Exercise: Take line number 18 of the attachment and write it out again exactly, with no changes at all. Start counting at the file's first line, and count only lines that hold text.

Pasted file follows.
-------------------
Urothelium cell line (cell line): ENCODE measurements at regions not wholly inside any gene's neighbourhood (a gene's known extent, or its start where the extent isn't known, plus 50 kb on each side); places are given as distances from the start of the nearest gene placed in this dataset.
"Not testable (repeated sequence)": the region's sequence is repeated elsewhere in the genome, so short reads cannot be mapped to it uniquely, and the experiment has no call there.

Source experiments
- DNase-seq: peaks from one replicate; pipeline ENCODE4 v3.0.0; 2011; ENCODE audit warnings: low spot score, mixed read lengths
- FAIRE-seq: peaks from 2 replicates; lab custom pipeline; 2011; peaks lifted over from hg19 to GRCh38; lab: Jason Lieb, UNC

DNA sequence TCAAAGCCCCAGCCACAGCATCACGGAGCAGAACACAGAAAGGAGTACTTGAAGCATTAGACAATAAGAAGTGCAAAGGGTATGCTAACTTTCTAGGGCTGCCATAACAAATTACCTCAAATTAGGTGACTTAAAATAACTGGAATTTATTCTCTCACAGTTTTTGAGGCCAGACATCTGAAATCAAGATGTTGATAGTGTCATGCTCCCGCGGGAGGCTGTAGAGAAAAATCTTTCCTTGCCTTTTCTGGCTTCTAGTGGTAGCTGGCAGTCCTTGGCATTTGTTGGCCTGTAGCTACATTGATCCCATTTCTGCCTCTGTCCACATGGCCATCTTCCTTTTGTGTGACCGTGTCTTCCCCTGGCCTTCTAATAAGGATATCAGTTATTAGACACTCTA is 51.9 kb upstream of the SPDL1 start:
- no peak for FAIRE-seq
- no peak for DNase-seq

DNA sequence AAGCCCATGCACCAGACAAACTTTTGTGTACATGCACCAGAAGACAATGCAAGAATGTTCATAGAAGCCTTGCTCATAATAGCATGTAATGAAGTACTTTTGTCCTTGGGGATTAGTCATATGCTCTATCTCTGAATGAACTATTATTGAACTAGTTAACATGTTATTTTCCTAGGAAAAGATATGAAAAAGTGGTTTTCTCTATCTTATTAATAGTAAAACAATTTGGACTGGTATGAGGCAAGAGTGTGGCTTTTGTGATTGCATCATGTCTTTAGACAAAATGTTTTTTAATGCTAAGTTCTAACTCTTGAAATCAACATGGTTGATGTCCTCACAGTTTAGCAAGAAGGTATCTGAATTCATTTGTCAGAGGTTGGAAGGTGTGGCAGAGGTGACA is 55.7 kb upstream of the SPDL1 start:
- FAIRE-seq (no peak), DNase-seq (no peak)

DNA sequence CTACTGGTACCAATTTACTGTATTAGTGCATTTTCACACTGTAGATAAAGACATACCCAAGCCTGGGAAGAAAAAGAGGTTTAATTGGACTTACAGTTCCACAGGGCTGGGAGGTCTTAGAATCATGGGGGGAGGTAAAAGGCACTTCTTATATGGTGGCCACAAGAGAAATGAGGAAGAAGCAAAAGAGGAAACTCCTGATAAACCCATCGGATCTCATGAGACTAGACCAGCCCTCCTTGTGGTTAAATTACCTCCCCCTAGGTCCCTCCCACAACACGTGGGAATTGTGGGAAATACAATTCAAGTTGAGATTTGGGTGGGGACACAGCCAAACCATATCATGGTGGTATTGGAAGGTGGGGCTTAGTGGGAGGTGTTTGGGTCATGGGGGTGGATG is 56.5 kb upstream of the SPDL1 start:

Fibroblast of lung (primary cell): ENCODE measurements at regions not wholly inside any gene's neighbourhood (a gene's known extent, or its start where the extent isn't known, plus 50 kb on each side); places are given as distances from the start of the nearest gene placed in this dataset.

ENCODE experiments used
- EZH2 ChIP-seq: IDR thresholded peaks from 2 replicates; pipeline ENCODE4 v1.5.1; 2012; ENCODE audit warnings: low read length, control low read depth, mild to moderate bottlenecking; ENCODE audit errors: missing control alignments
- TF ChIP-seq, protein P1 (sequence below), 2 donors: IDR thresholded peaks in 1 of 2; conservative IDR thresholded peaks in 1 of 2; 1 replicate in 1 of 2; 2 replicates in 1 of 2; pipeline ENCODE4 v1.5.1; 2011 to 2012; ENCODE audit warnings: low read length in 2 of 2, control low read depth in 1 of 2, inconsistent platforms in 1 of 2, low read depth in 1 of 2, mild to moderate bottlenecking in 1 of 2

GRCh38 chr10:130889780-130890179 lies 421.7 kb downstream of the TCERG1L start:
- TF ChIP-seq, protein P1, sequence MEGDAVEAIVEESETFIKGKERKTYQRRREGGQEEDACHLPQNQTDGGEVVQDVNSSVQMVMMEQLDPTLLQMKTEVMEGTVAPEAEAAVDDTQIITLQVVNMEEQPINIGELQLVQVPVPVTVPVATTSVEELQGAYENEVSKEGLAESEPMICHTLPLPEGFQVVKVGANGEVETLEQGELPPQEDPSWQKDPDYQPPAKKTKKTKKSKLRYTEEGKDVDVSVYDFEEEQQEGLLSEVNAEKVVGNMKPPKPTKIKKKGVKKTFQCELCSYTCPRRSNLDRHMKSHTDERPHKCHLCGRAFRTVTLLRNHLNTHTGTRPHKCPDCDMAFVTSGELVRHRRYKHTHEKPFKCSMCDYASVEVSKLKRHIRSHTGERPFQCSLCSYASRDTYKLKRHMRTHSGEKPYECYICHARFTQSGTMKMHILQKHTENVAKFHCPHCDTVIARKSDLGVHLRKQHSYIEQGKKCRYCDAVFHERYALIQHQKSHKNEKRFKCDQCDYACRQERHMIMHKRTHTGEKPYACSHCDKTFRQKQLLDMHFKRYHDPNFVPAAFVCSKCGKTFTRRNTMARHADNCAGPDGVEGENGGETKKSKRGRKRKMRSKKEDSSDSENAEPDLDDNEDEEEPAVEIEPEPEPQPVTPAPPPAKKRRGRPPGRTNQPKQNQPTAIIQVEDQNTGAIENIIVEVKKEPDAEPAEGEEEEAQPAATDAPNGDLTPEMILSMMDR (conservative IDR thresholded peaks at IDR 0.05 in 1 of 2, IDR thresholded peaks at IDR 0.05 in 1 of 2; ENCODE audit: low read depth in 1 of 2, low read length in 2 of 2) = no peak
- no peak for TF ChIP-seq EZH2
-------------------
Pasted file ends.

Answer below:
- no peak for TF ChIP-seq EZH2